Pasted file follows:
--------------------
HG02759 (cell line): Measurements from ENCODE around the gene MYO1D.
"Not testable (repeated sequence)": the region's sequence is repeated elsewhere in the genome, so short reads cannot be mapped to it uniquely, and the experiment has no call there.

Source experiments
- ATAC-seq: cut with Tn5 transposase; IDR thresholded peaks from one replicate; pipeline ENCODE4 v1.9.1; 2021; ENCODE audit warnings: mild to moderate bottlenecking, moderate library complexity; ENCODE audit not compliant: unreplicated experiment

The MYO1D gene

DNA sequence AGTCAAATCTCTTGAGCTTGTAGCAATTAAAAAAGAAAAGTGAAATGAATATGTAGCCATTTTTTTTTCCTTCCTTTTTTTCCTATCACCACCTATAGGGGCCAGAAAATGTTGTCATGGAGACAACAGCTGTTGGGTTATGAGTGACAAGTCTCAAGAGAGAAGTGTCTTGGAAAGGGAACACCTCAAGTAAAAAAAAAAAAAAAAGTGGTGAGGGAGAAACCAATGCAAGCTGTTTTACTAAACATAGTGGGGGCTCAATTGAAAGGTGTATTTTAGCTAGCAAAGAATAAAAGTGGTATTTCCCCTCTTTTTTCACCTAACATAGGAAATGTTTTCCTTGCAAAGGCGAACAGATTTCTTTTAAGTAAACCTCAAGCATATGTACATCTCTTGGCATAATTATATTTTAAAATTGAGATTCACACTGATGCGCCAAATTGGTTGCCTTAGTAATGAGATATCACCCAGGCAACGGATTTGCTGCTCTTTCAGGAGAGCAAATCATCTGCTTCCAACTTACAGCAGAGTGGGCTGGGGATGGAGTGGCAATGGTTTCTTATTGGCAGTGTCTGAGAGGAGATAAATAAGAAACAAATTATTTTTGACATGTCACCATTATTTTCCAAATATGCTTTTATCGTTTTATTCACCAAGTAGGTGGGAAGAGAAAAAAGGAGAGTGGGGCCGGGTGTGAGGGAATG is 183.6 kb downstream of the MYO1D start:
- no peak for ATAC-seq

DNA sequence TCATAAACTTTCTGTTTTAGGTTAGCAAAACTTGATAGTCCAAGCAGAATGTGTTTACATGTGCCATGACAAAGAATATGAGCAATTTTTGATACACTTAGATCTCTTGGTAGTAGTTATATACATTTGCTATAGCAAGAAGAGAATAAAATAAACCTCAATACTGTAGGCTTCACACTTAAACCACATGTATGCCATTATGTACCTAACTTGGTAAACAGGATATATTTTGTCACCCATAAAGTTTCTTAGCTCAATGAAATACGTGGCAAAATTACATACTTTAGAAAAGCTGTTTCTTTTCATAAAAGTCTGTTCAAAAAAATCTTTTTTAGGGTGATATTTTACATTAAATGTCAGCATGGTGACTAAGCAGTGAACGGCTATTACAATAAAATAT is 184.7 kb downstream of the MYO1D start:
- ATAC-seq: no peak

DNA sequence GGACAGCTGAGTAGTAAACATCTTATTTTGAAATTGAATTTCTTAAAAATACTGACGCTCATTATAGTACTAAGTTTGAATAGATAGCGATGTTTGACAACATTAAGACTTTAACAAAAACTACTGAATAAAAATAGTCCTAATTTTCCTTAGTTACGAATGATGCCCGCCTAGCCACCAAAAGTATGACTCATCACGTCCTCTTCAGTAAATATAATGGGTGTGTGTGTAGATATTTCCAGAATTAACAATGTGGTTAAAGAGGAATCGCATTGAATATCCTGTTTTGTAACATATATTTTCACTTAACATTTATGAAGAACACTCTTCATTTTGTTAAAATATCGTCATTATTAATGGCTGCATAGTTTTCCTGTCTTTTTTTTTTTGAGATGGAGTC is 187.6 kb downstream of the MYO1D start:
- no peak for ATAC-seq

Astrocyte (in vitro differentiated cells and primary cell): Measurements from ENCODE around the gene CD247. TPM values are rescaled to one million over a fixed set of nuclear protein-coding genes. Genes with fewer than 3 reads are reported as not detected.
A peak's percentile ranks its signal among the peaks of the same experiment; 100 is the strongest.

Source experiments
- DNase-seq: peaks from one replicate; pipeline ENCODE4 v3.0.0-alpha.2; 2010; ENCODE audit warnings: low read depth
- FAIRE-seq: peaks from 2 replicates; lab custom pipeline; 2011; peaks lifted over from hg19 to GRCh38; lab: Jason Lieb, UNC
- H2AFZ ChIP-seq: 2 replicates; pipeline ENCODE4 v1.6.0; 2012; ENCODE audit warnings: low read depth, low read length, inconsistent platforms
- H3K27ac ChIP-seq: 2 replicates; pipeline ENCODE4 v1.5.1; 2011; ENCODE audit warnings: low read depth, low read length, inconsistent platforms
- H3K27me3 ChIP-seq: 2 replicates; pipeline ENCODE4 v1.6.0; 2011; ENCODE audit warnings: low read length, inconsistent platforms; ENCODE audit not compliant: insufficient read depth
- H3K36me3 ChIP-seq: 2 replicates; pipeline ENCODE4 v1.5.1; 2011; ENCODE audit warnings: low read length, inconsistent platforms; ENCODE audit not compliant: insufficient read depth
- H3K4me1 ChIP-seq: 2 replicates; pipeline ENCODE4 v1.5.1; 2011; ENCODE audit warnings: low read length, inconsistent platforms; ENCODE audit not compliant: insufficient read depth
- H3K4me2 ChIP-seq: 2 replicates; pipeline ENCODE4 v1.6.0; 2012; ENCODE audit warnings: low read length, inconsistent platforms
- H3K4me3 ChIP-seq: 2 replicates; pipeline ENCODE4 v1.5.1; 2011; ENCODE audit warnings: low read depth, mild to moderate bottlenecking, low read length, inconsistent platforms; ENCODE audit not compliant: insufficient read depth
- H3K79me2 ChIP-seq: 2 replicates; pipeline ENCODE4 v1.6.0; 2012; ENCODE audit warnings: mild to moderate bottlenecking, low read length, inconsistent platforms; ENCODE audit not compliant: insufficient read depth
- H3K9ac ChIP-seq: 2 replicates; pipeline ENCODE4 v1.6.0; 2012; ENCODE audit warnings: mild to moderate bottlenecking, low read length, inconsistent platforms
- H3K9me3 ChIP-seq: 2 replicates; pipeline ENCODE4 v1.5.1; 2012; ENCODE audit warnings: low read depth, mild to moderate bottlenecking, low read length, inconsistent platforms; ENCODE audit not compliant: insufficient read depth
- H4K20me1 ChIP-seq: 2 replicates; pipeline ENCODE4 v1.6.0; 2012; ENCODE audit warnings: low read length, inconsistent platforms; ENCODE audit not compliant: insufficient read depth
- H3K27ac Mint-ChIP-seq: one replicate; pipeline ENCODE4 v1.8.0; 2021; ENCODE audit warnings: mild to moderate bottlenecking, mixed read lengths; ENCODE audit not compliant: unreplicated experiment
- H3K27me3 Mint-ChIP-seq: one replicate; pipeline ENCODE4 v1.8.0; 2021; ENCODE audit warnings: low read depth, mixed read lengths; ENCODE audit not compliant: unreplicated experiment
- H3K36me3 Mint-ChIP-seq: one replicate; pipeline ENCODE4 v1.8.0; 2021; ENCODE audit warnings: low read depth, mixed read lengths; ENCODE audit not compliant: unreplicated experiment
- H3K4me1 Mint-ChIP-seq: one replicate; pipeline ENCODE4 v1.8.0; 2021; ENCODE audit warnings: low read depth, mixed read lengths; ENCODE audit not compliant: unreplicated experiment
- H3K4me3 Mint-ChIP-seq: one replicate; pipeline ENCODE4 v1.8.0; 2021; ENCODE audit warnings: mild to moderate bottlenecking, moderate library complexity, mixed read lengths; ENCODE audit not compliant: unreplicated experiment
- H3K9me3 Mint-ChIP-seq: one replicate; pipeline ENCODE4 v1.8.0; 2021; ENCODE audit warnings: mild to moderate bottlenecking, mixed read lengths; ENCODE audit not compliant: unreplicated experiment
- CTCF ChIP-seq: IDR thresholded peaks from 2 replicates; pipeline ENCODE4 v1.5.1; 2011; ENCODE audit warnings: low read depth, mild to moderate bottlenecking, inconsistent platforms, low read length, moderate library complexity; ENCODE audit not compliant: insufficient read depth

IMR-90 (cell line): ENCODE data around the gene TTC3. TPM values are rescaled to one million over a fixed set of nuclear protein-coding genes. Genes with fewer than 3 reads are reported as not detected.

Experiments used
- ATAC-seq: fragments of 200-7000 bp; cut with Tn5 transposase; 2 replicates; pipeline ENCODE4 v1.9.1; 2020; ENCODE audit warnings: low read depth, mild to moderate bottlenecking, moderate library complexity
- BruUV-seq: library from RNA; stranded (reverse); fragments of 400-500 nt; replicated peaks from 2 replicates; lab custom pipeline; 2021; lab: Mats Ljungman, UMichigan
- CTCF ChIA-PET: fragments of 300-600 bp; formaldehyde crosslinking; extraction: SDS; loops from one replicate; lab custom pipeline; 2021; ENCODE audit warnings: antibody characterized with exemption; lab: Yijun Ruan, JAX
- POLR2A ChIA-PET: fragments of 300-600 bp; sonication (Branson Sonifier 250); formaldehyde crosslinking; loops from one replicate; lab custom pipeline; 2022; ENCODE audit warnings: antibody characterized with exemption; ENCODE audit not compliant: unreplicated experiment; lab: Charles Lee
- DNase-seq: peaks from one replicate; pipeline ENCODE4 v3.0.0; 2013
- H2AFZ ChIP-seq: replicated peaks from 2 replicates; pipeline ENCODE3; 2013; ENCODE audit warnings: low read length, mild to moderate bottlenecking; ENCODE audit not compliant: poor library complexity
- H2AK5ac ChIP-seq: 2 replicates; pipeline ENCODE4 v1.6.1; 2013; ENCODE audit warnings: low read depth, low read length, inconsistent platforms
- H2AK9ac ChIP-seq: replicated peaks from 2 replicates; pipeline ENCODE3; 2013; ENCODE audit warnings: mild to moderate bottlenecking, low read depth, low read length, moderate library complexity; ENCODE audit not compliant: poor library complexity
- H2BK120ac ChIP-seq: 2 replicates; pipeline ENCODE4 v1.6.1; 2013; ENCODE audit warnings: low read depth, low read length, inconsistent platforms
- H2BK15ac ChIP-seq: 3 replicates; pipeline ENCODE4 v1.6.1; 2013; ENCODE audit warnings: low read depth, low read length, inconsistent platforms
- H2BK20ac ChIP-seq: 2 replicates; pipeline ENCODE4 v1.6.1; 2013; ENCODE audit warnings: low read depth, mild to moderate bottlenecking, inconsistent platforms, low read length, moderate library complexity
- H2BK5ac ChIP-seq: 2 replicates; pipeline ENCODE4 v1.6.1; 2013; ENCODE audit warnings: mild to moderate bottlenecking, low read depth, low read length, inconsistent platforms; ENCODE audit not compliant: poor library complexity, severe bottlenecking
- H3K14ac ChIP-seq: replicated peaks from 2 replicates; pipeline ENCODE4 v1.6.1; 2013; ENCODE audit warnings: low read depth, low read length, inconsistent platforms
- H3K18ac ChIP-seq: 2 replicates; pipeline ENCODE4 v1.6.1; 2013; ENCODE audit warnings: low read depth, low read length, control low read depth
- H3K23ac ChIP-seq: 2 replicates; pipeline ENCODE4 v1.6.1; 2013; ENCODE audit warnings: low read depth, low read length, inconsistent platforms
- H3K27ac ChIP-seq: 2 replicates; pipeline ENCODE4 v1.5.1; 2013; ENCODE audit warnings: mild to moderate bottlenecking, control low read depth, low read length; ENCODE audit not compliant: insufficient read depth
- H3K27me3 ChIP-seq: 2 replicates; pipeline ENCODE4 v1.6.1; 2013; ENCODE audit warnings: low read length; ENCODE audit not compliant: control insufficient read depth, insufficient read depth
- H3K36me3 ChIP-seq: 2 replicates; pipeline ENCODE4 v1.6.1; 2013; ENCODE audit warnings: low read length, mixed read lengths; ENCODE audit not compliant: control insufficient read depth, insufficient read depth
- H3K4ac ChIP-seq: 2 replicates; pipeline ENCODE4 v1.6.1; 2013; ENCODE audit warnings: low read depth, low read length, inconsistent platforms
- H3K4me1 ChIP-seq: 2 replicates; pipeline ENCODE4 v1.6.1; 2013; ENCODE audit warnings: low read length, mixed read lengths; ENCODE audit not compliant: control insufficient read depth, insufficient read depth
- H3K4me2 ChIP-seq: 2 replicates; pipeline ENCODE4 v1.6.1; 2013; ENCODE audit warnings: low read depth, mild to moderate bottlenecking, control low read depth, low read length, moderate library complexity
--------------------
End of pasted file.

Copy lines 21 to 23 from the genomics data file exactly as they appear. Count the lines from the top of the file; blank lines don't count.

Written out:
- H3K4me1 ChIP-seq: 2 replicates; pipeline ENCODE4 v1.5.1; 2011; ENCODE audit warnings: low read length, inconsistent platforms; ENCODE audit not compliant: insufficient read depth
- H3K4me2 ChIP-seq: 2 replicates; pipeline ENCODE4 v1.6.0; 2012; ENCODE audit warnings: low read length, inconsistent platforms
- H3K4me3 ChIP-seq: 2 replicates; pipeline ENCODE4 v1.5.1; 2011; ENCODE audit warnings: low read depth, mild to moderate bottlenecking, low read length, inconsistent platforms; ENCODE audit not compliant: insufficient read depth